In order to conclude on the total impact of trawling, an extensive mapping of fishing effort and bottom habitat would be necessary. In general, the response of benthic organisms to disturbance differs with substrate, depth, gear, and type of organism (Collie et al. 2000). Seabed characteristics from the Barents Sea are only scarcely known (Klages et al. 2004) and the lack of high-resolution (100 m) maps of benthic habitats and biota is currently the most serious impediment to effective protection of vulnerable habitats from fishing activities (Hall 1999).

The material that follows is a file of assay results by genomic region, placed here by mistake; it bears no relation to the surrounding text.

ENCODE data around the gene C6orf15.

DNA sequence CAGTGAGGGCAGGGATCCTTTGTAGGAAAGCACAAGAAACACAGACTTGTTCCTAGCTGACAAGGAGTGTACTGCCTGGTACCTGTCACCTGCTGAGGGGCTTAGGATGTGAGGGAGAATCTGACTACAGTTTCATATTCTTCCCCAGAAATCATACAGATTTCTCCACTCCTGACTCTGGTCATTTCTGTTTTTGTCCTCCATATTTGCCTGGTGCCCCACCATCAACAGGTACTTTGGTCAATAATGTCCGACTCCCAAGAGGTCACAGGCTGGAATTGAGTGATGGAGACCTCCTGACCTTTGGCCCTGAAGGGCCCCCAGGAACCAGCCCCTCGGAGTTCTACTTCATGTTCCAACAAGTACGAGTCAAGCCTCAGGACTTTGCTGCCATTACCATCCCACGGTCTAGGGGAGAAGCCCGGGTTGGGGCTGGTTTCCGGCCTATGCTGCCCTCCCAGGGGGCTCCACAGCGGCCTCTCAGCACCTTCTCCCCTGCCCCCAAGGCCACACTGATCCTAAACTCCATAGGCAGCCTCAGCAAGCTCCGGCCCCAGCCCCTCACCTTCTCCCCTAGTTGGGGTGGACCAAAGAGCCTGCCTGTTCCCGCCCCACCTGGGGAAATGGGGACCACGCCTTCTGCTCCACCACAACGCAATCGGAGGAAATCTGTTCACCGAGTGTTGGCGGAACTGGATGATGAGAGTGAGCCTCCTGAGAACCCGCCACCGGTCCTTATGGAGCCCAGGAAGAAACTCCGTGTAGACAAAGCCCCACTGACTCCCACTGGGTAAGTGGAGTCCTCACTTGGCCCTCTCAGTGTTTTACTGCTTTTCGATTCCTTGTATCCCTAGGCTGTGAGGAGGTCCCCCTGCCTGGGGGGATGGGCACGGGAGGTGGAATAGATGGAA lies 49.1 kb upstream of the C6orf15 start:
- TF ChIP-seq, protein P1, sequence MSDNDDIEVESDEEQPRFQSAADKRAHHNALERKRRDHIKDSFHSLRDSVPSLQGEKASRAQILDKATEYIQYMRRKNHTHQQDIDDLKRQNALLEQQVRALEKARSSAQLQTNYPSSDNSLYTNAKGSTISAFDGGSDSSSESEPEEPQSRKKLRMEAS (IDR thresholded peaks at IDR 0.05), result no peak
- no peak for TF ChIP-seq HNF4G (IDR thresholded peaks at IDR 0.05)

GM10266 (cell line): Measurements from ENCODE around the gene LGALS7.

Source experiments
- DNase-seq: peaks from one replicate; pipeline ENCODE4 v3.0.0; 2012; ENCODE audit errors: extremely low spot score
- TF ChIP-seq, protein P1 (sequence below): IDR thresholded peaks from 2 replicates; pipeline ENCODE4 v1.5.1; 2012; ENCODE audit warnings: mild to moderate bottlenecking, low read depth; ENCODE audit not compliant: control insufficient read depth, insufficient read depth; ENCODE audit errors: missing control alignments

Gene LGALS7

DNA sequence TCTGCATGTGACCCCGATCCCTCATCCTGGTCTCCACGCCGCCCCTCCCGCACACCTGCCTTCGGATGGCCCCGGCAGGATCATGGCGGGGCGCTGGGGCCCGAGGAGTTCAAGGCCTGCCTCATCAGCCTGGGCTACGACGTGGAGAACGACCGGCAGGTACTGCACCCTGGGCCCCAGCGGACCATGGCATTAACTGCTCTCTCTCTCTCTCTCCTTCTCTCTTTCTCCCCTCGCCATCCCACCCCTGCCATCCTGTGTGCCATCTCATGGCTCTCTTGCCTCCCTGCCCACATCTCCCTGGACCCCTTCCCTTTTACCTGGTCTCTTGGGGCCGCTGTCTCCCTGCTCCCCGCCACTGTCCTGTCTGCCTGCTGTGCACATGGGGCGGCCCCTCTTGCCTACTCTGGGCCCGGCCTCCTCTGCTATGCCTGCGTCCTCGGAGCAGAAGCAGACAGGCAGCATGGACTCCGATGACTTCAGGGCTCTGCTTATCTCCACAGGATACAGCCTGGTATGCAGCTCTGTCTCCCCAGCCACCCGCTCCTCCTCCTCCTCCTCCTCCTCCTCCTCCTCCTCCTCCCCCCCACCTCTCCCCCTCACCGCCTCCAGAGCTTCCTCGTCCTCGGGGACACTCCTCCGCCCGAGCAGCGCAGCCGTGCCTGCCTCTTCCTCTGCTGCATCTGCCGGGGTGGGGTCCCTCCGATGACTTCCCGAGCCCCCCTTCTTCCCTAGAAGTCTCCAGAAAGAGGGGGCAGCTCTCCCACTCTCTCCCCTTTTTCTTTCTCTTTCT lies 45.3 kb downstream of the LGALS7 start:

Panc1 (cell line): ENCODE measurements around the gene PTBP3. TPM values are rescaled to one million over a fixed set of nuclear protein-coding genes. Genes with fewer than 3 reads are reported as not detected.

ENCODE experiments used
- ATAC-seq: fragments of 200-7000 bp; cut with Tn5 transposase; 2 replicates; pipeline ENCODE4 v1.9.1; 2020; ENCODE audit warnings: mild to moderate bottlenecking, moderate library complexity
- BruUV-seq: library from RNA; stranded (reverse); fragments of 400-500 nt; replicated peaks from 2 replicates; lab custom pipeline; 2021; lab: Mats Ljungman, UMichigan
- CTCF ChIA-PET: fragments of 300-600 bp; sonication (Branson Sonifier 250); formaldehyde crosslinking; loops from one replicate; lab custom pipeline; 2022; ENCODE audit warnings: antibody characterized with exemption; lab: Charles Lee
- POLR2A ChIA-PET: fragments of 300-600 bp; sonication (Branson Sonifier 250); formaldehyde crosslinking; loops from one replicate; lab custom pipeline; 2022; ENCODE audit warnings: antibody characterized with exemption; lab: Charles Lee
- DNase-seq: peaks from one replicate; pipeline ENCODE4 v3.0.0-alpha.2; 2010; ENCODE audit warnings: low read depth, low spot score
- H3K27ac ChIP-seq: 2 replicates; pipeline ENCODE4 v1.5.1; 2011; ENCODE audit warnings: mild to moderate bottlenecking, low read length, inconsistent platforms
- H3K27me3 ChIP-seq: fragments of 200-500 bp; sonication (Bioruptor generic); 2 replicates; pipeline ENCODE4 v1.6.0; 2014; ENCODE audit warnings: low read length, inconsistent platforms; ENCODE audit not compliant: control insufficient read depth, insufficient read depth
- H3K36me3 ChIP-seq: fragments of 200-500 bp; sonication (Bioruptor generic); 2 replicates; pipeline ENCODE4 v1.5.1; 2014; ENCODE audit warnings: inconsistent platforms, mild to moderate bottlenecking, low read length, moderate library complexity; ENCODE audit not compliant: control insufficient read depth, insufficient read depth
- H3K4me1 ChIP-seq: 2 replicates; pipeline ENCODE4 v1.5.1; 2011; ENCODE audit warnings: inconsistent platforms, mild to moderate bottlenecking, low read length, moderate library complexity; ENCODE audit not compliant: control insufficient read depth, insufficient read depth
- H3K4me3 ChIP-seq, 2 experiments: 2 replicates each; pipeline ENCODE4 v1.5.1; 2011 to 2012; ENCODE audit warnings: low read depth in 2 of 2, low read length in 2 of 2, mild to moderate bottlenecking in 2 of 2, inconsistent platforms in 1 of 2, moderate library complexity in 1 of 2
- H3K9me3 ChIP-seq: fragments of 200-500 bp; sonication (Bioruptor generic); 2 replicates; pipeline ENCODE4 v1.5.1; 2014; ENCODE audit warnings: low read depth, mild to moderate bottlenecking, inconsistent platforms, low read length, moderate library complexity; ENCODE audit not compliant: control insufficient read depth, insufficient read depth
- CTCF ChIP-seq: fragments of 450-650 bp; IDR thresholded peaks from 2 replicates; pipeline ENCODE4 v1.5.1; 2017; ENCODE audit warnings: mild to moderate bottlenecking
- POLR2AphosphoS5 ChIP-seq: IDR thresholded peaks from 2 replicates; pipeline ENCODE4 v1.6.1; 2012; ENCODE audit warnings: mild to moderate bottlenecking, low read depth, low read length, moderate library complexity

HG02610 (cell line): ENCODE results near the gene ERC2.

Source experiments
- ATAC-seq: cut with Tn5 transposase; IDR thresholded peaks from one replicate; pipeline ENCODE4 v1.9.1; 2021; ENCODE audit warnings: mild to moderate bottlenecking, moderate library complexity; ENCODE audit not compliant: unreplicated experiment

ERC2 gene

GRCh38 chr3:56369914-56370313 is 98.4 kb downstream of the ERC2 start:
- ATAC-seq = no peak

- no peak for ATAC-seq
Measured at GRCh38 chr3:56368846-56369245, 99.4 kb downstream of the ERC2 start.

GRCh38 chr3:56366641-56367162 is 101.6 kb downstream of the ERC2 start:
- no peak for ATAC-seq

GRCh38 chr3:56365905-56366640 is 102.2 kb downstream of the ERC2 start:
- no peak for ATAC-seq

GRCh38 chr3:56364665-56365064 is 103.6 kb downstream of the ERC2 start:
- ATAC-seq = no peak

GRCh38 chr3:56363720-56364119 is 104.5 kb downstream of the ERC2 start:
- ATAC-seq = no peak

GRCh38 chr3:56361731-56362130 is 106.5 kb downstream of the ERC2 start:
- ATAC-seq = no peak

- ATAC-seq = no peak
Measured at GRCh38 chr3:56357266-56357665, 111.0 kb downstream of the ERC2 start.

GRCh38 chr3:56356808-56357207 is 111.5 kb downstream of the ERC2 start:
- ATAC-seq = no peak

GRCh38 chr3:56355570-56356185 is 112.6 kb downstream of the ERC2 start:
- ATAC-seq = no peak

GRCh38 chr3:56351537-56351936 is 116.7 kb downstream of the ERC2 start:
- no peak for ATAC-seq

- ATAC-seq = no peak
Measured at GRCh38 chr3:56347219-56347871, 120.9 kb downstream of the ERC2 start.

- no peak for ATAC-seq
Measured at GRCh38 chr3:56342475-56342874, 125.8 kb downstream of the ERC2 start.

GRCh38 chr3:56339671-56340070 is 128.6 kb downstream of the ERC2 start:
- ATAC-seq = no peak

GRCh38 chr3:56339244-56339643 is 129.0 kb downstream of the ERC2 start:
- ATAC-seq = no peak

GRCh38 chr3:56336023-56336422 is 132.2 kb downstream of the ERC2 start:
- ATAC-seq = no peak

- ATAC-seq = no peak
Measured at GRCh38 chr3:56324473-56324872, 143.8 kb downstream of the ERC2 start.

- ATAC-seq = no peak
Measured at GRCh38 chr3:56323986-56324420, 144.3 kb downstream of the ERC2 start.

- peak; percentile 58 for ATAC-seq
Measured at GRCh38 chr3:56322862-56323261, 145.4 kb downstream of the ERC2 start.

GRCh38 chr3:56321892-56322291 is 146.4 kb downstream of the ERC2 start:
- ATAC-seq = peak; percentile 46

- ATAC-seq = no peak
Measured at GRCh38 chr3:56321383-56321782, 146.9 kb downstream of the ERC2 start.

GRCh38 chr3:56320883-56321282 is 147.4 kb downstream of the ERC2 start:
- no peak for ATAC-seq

An assessment of fishing intensity on fine spatial scales is critically important in evaluating the overall impact of fishing gear on different habitats and may be achieved, for example, by satellite tracking of fishing vessels (Jennings et al. 2000).The challenge for management is to determine levels of fishing that are sustainable and not degradable for benthic habitats in the long run.
The qualitative effects of trawling have been studied to some degree. The most serious effects of otter trawling have been demonstrated for hard-bottom habitats dominated by large sessile fauna, where erected organisms such as sponges, anthozoans and corals have been shown to decrease considerably in abundance in the pass of the ground gear. Barents Sea hard bottom substrata, with associated attached large epifauna should therefore be identified.